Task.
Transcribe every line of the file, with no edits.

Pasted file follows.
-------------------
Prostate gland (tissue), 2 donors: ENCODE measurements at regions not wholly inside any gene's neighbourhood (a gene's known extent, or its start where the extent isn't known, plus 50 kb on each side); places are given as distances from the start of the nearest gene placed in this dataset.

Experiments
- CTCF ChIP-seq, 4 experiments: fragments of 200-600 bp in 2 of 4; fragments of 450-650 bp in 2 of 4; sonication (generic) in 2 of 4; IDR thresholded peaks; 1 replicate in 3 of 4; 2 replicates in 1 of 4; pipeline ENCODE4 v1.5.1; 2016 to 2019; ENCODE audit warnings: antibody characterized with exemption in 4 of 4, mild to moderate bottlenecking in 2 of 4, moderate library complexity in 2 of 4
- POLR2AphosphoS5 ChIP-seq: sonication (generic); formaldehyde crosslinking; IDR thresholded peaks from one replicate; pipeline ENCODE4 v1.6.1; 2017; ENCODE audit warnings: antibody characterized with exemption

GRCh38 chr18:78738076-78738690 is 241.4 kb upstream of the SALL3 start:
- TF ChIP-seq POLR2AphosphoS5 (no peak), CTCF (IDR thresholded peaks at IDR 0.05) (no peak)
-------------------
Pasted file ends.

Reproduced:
Prostate gland (tissue), 2 donors: ENCODE measurements at regions not wholly inside any gene's neighbourhood (a gene's known extent, or its start where the extent isn't known, plus 50 kb on each side); places are given as distances from the start of the nearest gene placed in this dataset.

Experiments
- CTCF ChIP-seq, 4 experiments: fragments of 200-600 bp in 2 of 4; fragments of 450-650 bp in 2 of 4; sonication (generic) in 2 of 4; IDR thresholded peaks; 1 replicate in 3 of 4; 2 replicates in 1 of 4; pipeline ENCODE4 v1.5.1; 2016 to 2019; ENCODE audit warnings: antibody characterized with exemption in 4 of 4, mild to moderate bottlenecking in 2 of 4, moderate library complexity in 2 of 4
- POLR2AphosphoS5 ChIP-seq: sonication (generic); formaldehyde crosslinking; IDR thresholded peaks from one replicate; pipeline ENCODE4 v1.6.1; 2017; ENCODE audit warnings: antibody characterized with exemption

GRCh38 chr18:78738076-78738690 is 241.4 kb upstream of the SALL3 start:
- TF ChIP-seq POLR2AphosphoS5 (no peak), CTCF (IDR thresholded peaks at IDR 0.05) (no peak)